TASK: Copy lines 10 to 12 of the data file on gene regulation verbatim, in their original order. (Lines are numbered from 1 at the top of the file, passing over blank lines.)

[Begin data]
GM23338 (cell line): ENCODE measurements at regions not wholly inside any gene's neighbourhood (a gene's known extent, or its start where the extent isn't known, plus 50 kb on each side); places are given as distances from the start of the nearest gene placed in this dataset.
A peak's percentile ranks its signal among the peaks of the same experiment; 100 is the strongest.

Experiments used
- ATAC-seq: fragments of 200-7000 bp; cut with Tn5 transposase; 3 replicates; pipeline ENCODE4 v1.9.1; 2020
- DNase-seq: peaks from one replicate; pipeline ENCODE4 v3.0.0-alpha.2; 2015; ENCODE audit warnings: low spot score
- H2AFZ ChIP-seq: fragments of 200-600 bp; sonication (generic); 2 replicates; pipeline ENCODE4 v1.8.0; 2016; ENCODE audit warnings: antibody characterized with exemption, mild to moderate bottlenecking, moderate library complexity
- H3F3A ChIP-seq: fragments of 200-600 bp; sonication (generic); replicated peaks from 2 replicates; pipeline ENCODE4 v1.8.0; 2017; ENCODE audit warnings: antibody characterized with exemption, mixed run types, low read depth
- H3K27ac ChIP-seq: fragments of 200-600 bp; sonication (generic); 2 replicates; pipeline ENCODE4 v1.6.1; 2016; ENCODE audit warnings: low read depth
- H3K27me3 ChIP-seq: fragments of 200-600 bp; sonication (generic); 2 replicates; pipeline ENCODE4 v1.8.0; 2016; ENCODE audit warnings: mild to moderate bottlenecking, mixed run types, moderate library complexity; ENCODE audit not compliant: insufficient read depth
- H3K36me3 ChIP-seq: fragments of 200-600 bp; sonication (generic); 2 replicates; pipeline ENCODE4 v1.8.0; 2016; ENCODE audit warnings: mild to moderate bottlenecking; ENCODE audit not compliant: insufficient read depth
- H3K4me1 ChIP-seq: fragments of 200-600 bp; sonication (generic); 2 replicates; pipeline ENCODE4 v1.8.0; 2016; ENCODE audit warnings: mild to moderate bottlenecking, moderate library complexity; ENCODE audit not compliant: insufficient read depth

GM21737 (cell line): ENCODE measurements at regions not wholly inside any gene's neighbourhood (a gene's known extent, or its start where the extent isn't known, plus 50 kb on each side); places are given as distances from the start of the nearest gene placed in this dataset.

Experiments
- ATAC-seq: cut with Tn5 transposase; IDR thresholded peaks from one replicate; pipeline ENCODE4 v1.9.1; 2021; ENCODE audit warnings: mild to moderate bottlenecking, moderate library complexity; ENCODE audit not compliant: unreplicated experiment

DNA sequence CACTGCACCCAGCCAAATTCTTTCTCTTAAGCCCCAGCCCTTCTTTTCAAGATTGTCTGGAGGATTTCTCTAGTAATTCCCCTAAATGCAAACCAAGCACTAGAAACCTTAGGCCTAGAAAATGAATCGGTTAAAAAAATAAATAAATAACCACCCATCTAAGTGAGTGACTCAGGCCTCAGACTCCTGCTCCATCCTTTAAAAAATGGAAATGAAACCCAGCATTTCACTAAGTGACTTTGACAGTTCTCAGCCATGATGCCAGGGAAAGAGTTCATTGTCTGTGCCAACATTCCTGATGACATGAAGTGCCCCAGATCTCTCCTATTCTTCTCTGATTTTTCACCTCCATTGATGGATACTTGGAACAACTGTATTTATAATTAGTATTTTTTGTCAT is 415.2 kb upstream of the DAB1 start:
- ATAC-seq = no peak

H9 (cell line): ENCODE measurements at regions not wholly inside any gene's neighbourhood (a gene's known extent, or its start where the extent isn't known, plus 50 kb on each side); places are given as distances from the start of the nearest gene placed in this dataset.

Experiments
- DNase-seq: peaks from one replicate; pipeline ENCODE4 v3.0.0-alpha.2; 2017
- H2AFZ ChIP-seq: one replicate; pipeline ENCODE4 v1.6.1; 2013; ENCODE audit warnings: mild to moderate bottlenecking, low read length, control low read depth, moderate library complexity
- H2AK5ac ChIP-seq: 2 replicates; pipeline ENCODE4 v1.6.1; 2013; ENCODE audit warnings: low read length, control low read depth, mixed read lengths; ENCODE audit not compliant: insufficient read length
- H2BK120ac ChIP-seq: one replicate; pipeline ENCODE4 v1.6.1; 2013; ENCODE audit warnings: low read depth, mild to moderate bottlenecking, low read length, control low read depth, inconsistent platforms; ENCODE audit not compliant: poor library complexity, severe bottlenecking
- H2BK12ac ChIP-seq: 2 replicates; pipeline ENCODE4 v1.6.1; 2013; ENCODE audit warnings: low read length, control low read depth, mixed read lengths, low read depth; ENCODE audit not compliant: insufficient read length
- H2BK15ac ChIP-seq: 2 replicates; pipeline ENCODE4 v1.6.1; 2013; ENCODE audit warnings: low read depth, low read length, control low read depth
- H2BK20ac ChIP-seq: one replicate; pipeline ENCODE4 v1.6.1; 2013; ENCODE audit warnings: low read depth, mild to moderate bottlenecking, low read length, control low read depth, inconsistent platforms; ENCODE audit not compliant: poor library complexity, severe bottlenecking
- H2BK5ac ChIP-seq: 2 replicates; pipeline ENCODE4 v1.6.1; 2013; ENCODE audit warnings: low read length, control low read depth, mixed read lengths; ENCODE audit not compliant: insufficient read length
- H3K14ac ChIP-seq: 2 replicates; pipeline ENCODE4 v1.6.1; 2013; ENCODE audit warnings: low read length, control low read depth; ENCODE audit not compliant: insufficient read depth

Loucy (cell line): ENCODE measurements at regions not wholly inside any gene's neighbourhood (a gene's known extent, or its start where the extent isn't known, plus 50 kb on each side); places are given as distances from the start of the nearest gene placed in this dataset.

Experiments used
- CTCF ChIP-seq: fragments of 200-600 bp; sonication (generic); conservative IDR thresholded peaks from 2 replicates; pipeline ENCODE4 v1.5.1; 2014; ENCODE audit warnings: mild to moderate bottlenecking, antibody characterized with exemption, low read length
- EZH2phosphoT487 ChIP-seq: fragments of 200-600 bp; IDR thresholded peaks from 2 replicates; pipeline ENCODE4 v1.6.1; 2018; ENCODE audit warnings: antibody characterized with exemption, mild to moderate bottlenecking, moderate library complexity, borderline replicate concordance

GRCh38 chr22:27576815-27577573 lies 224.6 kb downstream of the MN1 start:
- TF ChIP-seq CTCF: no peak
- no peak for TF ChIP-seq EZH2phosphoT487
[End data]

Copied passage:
- H3K36me3 ChIP-seq: fragments of 200-600 bp; sonication (generic); 2 replicates; pipeline ENCODE4 v1.8.0; 2016; ENCODE audit warnings: mild to moderate bottlenecking; ENCODE audit not compliant: insufficient read depth
- H3K4me1 ChIP-seq: fragments of 200-600 bp; sonication (generic); 2 replicates; pipeline ENCODE4 v1.8.0; 2016; ENCODE audit warnings: mild to moderate bottlenecking, moderate library complexity; ENCODE audit not compliant: insufficient read depth

GM21737 (cell line): ENCODE measurements at regions not wholly inside any gene's neighbourhood (a gene's known extent, or its start where the extent isn't known, plus 50 kb on each side); places are given as distances from the start of the nearest gene placed in this dataset.